AMMAN – The Internet has proved to be a powerful tool for overcoming media restrictions and censorship worldwide. But new restrictions on Web-based news media, such as those in Jordan, threaten to reverse the progress that the Internet has enabled.
For example, the tendency of Arab countries’ media to discuss issues concerning other countries more freely than those affecting their own has long impeded citizens’ ability to keep abreast of domestic affairs. Amin.org – the Arab world’s first censorship-free Web site, which I established in 1996 – addressed the problem by giving people access to information and commentary from foreign publications about domestic issues and events.
Four years later, at a time when Jordanians could access primarily government-owned radio stations, plus a few foreign stations, I launched AmmamNet.net, an Internet radio station that broadcast news and commentary from Jordan to the rest of the world. While Jordan later loosened official restrictions on audio-visual media, AmmanNet continued to deliver high-quality independent news and commentary.
But, under orders from senior government officials, the Jordanian Press and Publications Department recently blocked nearly 300 news Web sites. The decision was based on a controversial law that, among other things, requires any Web site publishing news and commentary about Jordan to appoint an editor from the closed journalists’ union, which electronic-media journalists cannot join, and to be licensed by a government body.
At first glance, this may not seem problematic. After all, Jordan has a population of only 6.5 million, so having hundreds of news Web sites could be viewed as excessive. And it is not unreasonable to require news publishers to be licensed.
But Jordan’s media environment is dominated by state-owned newspapers and national radio and television stations that act as government mouthpieces. While a few private newspapers exist, their owners largely cooperate – if not collude – with the government. As a result, there is significant demand among Jordan’s young, educated population (two out of five Jordanians have already joined Facebook) for independent news reporting.
To be sure, there is plenty of inaccurate and disreputable reporting on the Internet. Indeed, the lack of restrictions has enabled dubious journalistic practices to flourish. Jordan’s diverse tribal composition was reflected in newly established Web sites, some of which were created with tacit support – and even funding – from security agencies or other official or political groups.
Moreover, many people launched news Web sites exclusively for financial gain. Taking advantage of the implicit authority of news media, they published any potentially damaging rumor about individuals or groups with means and influence, then offered to remove the story in exchange for a paid advertisement or a direct cash payment.
In response to such extortionary practices, King Abdullah II decried “character assassination” by online news media and demanded that the government establish a regulatory framework for this unruly new sector. The committee that he tasked with determining the best approach recommended training and organizing electronic journalists; creating a council to address grievances; and establishing an official but voluntary registry of Web-site owners, where anyone seeking to lodge a complaint – or initiate a lawsuit – could find out whom to address.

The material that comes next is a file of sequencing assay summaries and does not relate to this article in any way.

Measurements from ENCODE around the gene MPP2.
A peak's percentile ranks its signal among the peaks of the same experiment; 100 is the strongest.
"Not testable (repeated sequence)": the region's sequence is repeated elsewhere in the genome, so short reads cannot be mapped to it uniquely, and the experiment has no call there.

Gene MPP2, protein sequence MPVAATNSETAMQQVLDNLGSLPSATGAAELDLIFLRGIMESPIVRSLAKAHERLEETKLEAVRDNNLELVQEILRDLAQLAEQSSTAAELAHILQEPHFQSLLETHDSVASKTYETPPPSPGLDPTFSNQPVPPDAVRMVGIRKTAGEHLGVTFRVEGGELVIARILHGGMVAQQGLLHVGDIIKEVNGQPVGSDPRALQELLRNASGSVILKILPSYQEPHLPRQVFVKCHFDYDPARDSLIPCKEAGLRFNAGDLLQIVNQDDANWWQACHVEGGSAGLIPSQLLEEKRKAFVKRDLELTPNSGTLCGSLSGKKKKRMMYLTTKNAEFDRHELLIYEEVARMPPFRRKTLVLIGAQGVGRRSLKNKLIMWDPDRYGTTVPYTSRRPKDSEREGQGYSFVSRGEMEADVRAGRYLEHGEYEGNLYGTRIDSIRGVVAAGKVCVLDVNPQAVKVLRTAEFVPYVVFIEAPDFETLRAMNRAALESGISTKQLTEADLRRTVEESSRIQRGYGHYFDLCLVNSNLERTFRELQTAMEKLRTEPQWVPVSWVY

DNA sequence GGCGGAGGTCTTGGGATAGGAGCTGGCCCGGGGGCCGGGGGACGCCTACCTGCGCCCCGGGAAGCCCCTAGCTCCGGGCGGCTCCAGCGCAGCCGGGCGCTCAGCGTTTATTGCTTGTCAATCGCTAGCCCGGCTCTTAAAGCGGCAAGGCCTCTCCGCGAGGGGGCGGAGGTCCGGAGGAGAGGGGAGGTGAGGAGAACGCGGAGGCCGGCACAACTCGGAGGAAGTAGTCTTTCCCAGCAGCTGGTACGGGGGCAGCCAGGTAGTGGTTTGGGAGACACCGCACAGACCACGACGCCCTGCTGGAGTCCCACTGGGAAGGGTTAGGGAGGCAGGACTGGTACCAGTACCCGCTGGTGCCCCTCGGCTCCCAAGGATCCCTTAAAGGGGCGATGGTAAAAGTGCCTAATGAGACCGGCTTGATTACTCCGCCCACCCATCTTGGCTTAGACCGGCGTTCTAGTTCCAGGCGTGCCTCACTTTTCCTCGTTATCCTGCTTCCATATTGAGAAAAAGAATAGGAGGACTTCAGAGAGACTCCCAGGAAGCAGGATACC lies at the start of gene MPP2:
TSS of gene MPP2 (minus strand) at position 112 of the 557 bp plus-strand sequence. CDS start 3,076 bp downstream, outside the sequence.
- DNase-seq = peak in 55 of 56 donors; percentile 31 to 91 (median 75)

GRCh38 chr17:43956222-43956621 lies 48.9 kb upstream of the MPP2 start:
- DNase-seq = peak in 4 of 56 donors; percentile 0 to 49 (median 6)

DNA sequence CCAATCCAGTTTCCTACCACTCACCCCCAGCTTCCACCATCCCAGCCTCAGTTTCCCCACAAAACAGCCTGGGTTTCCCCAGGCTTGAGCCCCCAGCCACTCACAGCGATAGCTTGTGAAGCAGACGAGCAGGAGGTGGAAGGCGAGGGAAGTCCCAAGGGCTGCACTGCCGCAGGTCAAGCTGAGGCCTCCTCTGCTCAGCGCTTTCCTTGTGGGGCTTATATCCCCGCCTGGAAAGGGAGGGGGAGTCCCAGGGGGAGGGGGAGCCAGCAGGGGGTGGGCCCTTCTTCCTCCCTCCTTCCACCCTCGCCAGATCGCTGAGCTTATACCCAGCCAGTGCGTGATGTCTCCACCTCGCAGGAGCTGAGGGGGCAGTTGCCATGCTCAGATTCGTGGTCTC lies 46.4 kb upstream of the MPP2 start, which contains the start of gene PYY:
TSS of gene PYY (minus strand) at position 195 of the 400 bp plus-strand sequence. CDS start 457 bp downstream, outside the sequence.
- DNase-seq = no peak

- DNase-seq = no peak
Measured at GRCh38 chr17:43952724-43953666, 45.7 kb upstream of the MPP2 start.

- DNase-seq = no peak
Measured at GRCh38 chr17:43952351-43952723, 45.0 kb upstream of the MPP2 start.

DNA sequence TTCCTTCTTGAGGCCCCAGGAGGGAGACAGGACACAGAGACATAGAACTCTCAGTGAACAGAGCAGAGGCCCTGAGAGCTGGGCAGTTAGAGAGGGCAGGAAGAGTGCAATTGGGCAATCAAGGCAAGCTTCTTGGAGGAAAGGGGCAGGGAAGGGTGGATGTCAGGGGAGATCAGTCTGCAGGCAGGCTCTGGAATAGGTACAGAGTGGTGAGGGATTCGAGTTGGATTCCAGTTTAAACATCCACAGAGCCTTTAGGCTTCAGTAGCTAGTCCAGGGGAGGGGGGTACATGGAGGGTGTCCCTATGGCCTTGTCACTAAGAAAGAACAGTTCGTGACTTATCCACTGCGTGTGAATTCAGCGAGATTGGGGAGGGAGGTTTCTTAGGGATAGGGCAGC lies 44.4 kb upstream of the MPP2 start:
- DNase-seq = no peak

But Jordan’s senior leadership rejected the committee’s recommendations, which they viewed as excessively reliant on self-regulation. Instead, last September, they railroaded through Parliament an amendment to the Press and Publications Law. Beyond the licensing and hiring requirements, the amendment holds Web-site owners and editors personally responsible for all content, including readers’ comments.
Following a general election in January, Prime Minister Abdullah Ensour, who had voted against the law as a member of parliament, assured angry Web-site owners and online journalists that he would work with them to find a solution based on goodwill. He offered similar assurances to the International Press Institute (IPI) at its congress in Amman in May, declaring the government’s commitment to applying the law in a way that will not undermine the journalistic profession in Jordan.
But, on the morning of June 2, a virtual massacre occurred, as local Internet service providers were ordered to block Jordanians’ access to hundreds of news Web sites, including AmmanNet. Although major sites like Yahoo, Google, Al Bawaba, and Facebook publish news about Jordan – and thus technically fall under the licensing scheme – they were not included. International media groups – such as the IPI, the Committee to Protect Journalists, Article 19, the US-based National Press Club, and Human Rights Watch – have demanded that Jordan rescind the order and revise the law.
Such censorship carries implications beyond blocking citizens’ access to independent domestic news reporting. It has broken an unwritten agreement that has upheld the Internet’s role as a space for global information-sharing and free discussion.
In order to circumvent the growing restrictions, Jordanians are now flocking to proxy programs and applications. Although information is still widely available on Facebook and other international sites, public trust in the government has been seriously eroded. Regaining it appears certain to be a long and difficult process. If the Internet is no longer a space for freedom of expression, the public will look for other platforms that can guarantee it – a yearning for openness that has been the hallmark of the Arab Spring.
Daoud Kuttab, a columnist with Almonitor.com, is a former professor of journalism at Princeton University.
Copyright: Project Syndicate, 2013.